Amreeka, a film by Cherien Dabis (official site) about a single mother who makes her way from the West Bank to rural Illinois with her teenaged son, is now playing in New York. By the end of the month, this Palestinian take on the old “Coming to America” formula will be in theaters across the country. I sorta can’t wait.
Lately I’ve noticed I’m becoming more and more in sync with all things Palestine. As long as it’s not explicitly about the long war or nationalist politics, I can’t resist a Palestinian cultural experience. I root for their athletes. I read their [English-language] blogs. Seeing Palestinian individuals succeed has started giving me a kind of nachat I tend to associate with taking pride in the accomplishments of Israelis – or Jews – or New Yorkers. You know, my people.
I guess it was bound to happen. Stay linked to someone long enough, even through violence and terrorism and occupation, and you start to rub off on each other. Daniel Pipes has a whole website devoted to showing how Palestinian nationalists use Zionist rhetoric and concepts. This bugs the hell out of him, but I wonder what else would anyone expect? We eat their food. They use our organizing principles. We employ them. They trade agricultural products with us. We love their homeland a little too much, they love ours just as terribly, and certainly we both know what it’s like to be disposessed of our homes and turned into geopolitical pawns. The tightly linked infrastructures, economies, and cultural resources of Israel and Palestine are sometimes pointed to by one-state advocates claiming that two countries between the Jordan and the Sea are one too many. I may disagree, but I think it’s clear that there’s something connective, something almost familial going on in Canaan. We and the Palestinians may be more “killing” cousins than “kissing” cousins most of the time, but to me it seems we’re cousins nonetheless.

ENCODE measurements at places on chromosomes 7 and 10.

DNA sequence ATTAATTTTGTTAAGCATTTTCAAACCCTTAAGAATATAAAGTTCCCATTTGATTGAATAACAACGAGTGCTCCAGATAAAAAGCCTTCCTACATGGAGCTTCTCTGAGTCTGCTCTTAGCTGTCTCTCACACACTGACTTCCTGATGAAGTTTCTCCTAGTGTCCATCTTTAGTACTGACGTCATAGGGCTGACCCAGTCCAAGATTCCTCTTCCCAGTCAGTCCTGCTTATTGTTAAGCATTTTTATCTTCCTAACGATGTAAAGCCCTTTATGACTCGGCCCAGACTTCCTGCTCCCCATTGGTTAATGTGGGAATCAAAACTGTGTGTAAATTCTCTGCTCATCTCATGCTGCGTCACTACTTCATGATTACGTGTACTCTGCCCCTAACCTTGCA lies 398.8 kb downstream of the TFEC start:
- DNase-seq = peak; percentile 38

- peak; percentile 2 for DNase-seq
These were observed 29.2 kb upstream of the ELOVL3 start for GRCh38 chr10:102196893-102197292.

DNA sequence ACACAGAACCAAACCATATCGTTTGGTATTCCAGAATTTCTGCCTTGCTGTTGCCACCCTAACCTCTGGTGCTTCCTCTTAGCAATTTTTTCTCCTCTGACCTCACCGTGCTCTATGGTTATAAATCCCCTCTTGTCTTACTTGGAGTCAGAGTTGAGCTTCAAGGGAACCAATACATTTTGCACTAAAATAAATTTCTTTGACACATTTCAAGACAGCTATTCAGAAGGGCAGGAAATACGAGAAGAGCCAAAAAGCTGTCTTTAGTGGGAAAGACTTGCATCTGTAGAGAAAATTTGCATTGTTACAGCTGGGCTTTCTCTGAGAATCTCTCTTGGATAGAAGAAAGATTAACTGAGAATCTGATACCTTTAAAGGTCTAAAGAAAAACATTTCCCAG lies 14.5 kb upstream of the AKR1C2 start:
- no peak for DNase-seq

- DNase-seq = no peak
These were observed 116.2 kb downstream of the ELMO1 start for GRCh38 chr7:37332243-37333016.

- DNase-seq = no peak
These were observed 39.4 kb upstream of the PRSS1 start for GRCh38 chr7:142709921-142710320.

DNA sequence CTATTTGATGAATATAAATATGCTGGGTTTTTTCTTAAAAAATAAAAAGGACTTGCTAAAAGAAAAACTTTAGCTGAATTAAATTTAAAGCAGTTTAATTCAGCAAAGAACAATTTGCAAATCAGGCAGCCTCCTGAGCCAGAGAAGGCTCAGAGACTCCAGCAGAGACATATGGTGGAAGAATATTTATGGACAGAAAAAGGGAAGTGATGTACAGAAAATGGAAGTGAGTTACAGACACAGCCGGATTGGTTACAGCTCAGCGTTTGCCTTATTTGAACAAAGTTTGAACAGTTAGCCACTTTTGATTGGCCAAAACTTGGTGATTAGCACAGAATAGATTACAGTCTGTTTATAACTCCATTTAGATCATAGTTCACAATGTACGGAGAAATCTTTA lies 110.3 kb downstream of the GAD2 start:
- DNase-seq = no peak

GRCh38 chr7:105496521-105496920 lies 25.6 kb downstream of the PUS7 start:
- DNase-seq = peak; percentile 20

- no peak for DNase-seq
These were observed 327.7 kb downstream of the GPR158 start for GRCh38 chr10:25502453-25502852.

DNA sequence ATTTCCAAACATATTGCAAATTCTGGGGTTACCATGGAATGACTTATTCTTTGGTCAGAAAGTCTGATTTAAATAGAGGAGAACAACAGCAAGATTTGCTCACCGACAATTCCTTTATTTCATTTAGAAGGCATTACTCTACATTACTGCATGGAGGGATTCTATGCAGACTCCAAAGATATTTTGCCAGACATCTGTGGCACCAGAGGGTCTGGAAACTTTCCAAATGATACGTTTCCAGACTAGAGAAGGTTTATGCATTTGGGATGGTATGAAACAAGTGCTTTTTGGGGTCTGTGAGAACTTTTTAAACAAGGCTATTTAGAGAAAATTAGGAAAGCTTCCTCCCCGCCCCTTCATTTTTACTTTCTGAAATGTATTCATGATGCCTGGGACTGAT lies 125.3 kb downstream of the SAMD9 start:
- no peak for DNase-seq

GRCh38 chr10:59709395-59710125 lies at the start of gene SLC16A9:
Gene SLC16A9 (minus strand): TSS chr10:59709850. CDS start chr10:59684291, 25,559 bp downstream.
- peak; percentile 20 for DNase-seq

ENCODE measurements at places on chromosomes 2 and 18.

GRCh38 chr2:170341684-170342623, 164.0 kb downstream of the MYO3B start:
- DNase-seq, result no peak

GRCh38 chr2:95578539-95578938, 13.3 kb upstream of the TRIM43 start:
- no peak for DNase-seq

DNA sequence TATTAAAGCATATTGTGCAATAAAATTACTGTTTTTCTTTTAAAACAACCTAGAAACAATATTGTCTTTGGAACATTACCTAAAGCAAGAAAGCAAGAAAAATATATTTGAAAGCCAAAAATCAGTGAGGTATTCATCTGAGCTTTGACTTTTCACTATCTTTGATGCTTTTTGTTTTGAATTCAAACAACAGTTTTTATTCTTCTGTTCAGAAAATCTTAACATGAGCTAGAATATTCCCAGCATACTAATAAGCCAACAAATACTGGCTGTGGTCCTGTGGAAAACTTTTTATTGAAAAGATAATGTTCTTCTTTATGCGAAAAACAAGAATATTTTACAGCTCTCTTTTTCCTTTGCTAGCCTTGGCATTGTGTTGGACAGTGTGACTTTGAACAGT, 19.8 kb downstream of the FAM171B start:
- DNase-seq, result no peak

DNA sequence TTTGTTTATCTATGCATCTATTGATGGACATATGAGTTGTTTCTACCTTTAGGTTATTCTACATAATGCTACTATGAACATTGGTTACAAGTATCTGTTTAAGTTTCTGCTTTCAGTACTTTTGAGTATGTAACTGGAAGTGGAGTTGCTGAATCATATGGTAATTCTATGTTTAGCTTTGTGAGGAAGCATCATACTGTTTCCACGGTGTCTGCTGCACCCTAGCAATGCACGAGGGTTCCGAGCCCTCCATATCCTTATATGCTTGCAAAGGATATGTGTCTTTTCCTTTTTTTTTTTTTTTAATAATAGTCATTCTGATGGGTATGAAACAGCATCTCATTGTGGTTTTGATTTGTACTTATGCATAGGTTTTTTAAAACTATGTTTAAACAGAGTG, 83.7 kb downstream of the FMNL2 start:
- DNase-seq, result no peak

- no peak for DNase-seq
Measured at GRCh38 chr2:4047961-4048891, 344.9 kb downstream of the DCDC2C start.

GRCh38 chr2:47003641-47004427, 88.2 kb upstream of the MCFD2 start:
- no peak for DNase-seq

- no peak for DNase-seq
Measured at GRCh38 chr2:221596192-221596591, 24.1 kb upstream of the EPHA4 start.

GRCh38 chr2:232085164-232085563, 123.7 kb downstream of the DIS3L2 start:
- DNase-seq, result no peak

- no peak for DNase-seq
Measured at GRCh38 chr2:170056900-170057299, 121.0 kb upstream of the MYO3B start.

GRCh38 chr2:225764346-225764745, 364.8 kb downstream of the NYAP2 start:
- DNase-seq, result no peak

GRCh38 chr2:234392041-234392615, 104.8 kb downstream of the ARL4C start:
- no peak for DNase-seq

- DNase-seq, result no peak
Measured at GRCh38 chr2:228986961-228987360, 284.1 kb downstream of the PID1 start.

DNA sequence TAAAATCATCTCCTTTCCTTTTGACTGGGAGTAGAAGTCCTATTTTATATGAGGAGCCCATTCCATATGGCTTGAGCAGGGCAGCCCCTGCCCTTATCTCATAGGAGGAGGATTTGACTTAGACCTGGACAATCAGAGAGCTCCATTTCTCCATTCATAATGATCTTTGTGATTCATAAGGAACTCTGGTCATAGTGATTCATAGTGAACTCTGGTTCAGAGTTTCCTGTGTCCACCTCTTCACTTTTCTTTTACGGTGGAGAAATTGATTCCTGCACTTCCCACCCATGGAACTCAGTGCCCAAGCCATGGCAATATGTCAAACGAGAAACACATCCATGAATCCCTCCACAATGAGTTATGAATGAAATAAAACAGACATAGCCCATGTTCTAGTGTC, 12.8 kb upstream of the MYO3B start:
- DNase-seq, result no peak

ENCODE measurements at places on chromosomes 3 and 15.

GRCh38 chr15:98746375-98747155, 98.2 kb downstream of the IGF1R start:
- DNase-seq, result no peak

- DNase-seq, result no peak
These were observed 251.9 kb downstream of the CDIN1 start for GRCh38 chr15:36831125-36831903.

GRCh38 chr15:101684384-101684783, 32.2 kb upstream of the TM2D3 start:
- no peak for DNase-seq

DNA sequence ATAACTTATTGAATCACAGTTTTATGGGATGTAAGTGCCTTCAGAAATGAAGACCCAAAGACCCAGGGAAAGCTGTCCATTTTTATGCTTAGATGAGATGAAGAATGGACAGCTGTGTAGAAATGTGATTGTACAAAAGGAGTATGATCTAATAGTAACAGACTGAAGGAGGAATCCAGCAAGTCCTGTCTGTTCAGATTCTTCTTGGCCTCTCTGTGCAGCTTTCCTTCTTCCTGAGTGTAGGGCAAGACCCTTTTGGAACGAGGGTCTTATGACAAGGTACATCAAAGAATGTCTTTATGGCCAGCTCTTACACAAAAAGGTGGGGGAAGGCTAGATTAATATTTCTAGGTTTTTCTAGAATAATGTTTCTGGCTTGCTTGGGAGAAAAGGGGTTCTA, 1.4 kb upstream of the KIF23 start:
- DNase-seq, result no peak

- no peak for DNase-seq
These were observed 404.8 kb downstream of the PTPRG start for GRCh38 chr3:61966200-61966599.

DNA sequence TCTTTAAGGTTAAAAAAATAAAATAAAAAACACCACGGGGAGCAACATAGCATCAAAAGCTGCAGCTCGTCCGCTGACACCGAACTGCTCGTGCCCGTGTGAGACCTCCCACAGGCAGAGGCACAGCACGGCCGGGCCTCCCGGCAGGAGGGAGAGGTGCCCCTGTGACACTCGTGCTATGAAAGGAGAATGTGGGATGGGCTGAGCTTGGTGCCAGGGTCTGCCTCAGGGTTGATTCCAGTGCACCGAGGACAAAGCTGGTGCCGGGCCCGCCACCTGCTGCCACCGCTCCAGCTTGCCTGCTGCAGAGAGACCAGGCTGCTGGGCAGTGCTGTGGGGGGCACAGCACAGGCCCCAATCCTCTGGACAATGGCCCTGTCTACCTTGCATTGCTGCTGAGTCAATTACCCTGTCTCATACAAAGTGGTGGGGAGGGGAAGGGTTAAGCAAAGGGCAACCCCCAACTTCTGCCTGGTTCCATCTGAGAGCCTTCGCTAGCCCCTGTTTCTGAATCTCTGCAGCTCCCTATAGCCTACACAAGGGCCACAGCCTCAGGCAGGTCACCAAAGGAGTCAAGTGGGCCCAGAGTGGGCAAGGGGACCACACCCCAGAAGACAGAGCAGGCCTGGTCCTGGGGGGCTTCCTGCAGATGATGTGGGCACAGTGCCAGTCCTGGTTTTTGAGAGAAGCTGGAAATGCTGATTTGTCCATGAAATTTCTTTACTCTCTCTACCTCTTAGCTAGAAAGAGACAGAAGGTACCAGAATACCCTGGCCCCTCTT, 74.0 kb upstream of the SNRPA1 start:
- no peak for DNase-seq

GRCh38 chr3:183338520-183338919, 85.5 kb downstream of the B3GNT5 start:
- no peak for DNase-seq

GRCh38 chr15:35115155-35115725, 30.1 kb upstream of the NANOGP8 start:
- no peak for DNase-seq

So this is my hearty Mabrouk & Mazal Tov to Ms. Dabis and to the cast and crew of Amreeka (including Palestinians, Israeli Arabs, and at least one guy with the name of an American Jew). You’ll be getting my $9.50 down at the Landmark soon enough.
For further reading: Tablet Mag asks, “Is a film about Palestinians inherently political?” Aliza Hausman points out that “People ask the same question about Israeli [films.]” The Onion’s A.V. Club gave it a C+. It was designated a New York Times “Critic’s Pick“.